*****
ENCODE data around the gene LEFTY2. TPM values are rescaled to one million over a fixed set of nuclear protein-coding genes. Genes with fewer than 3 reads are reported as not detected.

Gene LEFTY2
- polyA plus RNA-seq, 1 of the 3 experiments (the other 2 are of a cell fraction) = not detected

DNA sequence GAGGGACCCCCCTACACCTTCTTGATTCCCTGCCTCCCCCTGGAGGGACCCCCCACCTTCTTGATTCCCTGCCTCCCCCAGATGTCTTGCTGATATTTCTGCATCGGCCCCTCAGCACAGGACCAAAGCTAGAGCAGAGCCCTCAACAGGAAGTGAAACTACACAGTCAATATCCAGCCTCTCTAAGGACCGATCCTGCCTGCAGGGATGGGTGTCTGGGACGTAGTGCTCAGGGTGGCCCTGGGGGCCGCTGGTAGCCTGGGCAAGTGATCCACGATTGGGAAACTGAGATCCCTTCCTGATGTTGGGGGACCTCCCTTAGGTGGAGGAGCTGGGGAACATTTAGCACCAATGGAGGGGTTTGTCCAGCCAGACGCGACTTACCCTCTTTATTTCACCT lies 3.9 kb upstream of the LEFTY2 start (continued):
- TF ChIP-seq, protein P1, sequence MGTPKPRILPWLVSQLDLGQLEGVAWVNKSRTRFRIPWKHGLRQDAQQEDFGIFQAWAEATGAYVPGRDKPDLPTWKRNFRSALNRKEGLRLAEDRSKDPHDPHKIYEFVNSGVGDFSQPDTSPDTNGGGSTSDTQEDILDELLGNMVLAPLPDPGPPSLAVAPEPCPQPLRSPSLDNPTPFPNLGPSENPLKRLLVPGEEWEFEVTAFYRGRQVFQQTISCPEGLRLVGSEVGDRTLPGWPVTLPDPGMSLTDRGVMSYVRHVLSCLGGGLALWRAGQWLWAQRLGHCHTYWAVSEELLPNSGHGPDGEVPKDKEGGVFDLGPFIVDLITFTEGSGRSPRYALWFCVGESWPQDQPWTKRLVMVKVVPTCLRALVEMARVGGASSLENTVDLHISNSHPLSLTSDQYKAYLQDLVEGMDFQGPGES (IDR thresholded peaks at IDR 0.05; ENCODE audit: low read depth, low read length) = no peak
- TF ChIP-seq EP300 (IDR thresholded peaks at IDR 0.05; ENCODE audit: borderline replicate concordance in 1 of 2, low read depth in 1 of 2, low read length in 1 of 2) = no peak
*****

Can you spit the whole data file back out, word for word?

ENCODE data around the gene LEFTY2. TPM values are rescaled to one million over a fixed set of nuclear protein-coding genes. Genes with fewer than 3 reads are reported as not detected.

Gene LEFTY2
- polyA plus RNA-seq, 1 of the 3 experiments (the other 2 are of a cell fraction) = not detected

DNA sequence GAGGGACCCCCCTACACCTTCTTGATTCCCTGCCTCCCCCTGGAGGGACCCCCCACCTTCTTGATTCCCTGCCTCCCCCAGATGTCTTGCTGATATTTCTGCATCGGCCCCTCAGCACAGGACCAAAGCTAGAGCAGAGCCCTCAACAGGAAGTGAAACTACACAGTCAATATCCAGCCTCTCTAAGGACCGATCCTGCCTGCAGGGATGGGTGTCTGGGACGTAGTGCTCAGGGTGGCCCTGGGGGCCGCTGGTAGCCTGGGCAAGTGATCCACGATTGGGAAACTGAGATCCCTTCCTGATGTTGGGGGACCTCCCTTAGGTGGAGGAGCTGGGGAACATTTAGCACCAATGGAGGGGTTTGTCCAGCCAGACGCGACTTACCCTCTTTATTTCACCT lies 3.9 kb upstream of the LEFTY2 start (continued):
- TF ChIP-seq, protein P1, sequence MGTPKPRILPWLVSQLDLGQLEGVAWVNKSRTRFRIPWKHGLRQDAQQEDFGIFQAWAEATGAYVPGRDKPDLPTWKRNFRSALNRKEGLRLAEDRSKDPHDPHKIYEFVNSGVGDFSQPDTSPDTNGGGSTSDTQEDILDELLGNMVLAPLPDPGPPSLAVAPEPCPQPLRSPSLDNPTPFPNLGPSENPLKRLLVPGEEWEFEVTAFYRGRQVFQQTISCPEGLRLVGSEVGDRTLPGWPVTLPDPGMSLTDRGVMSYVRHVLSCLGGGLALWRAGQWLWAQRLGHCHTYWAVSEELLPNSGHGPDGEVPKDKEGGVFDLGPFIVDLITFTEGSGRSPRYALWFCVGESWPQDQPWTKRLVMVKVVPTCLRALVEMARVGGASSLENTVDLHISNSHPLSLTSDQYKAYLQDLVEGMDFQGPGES (IDR thresholded peaks at IDR 0.05; ENCODE audit: low read depth, low read length) = no peak
- TF ChIP-seq EP300 (IDR thresholded peaks at IDR 0.05; ENCODE audit: borderline replicate concordance in 1 of 2, low read depth in 1 of 2, low read length in 1 of 2) = no peak